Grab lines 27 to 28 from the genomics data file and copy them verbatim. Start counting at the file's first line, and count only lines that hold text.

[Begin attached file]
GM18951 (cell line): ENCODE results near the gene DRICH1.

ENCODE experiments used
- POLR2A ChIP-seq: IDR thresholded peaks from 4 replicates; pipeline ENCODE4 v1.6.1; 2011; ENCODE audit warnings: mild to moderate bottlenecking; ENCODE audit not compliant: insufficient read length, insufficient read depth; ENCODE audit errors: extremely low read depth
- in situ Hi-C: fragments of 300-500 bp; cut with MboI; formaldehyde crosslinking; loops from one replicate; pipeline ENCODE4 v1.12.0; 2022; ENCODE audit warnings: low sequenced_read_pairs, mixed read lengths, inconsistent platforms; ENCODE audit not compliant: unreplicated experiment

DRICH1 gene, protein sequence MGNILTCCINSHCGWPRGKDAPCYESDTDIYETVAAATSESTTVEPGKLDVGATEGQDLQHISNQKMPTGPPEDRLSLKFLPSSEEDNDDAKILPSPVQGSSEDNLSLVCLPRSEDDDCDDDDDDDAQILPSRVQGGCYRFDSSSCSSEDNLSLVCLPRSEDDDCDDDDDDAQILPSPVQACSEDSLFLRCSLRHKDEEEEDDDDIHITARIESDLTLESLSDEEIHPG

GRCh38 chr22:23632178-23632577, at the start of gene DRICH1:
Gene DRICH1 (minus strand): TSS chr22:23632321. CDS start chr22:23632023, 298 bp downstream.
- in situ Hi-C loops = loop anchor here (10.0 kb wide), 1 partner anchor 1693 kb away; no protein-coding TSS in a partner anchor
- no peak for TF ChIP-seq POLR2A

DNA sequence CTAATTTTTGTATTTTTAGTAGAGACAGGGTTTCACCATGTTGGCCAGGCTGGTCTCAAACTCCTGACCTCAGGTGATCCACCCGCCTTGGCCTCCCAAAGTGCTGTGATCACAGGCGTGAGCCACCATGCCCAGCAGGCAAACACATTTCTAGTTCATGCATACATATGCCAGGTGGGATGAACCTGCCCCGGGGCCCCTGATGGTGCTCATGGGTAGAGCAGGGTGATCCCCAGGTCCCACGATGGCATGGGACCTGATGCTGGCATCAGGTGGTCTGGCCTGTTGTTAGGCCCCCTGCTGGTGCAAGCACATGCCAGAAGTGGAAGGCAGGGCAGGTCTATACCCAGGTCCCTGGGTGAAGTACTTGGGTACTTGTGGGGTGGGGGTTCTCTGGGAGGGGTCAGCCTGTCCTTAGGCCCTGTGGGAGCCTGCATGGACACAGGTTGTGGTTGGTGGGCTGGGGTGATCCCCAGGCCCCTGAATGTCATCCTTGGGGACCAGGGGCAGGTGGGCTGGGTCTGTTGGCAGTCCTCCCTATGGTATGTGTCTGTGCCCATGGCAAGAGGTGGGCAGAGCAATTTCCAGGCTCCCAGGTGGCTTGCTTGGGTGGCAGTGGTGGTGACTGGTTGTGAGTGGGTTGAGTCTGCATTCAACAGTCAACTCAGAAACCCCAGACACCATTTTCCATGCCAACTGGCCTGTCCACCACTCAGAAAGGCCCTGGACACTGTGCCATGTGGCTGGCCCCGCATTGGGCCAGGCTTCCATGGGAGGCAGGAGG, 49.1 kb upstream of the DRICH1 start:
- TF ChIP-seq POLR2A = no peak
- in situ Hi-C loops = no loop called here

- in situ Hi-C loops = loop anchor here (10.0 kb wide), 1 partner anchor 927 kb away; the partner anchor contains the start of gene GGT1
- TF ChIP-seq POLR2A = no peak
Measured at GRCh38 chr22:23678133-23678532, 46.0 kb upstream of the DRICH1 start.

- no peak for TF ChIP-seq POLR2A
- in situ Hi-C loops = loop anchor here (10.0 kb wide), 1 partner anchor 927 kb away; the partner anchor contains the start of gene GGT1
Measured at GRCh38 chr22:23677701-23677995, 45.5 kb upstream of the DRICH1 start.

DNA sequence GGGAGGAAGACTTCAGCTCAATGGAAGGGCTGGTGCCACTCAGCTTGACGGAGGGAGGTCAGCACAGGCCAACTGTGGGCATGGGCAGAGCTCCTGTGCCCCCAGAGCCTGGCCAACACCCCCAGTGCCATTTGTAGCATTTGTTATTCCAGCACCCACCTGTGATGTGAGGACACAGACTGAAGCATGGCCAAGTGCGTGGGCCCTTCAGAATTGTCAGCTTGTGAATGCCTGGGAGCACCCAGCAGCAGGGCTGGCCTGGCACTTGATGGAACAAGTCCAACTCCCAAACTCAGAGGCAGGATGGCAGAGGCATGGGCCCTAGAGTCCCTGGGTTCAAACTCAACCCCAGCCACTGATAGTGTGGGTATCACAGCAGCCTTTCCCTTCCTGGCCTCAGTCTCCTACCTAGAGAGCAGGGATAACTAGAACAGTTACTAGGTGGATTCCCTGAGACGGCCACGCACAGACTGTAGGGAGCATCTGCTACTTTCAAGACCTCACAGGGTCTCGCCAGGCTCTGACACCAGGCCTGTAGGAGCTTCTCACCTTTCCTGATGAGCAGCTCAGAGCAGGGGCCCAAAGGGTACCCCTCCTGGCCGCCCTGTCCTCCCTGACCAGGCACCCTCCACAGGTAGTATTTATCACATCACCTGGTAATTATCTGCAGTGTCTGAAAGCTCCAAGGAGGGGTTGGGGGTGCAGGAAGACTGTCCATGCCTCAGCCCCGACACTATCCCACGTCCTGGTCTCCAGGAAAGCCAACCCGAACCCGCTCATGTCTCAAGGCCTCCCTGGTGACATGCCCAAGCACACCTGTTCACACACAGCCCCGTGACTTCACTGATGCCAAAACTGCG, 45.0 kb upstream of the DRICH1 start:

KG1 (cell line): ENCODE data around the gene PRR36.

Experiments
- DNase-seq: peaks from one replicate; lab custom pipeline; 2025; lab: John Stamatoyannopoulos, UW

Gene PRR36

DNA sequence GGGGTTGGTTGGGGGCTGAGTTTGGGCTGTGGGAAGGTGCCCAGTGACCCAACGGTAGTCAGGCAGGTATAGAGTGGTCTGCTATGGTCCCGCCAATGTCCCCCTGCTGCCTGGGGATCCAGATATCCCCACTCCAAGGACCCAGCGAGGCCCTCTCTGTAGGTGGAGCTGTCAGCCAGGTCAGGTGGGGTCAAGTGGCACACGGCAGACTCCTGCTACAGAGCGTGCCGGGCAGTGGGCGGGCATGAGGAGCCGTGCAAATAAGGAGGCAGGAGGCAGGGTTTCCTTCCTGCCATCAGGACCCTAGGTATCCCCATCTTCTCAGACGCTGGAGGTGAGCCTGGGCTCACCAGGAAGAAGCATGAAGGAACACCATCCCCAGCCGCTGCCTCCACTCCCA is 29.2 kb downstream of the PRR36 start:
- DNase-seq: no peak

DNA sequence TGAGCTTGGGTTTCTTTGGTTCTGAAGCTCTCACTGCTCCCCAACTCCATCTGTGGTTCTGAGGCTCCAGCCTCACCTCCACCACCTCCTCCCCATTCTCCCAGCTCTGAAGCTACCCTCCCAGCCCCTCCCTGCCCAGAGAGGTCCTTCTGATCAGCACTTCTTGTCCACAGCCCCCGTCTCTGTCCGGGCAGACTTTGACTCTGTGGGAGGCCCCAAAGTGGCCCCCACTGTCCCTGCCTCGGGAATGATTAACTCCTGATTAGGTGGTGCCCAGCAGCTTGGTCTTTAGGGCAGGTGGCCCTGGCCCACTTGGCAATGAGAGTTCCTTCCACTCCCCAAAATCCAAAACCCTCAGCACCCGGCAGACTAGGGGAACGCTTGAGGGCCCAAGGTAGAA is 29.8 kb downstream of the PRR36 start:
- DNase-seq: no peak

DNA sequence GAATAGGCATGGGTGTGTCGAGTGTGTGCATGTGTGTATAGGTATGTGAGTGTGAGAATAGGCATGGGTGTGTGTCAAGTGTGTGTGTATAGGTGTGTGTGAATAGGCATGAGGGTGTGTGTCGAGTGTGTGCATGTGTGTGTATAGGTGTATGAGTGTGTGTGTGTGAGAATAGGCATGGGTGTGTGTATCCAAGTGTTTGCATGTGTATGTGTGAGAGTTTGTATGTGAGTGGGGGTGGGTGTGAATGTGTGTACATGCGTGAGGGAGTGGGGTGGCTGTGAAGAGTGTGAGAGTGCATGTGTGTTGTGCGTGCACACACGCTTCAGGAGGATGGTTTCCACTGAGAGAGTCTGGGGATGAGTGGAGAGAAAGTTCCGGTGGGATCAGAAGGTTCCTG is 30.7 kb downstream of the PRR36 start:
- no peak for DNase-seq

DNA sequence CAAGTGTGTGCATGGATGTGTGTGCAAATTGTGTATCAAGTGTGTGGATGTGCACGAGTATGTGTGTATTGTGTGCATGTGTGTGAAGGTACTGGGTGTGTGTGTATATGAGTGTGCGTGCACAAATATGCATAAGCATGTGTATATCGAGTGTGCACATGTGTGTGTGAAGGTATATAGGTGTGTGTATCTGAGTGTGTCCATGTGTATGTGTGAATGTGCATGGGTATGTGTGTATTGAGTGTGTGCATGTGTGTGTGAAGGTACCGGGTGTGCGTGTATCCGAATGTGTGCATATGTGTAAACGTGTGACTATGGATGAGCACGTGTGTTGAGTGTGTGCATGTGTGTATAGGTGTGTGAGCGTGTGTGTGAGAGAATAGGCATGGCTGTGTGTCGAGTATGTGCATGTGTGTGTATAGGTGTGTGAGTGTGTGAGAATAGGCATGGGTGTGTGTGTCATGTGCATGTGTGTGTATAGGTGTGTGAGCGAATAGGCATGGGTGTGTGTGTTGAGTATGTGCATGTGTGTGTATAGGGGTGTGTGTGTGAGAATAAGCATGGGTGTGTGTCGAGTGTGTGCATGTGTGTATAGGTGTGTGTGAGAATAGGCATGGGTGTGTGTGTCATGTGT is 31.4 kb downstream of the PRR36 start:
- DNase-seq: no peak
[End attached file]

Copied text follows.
- DNase-seq: no peak

DNA sequence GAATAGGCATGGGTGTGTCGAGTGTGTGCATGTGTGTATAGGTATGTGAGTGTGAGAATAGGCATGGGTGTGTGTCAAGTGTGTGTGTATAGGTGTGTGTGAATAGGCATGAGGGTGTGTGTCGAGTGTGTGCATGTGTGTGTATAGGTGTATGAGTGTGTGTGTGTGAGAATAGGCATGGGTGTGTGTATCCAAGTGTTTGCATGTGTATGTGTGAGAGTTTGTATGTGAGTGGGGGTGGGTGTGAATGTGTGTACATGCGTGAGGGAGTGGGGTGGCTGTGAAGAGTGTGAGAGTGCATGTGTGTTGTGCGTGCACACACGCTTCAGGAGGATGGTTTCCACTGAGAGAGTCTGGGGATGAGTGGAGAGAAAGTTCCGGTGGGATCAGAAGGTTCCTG is 30.7 kb downstream of the PRR36 start: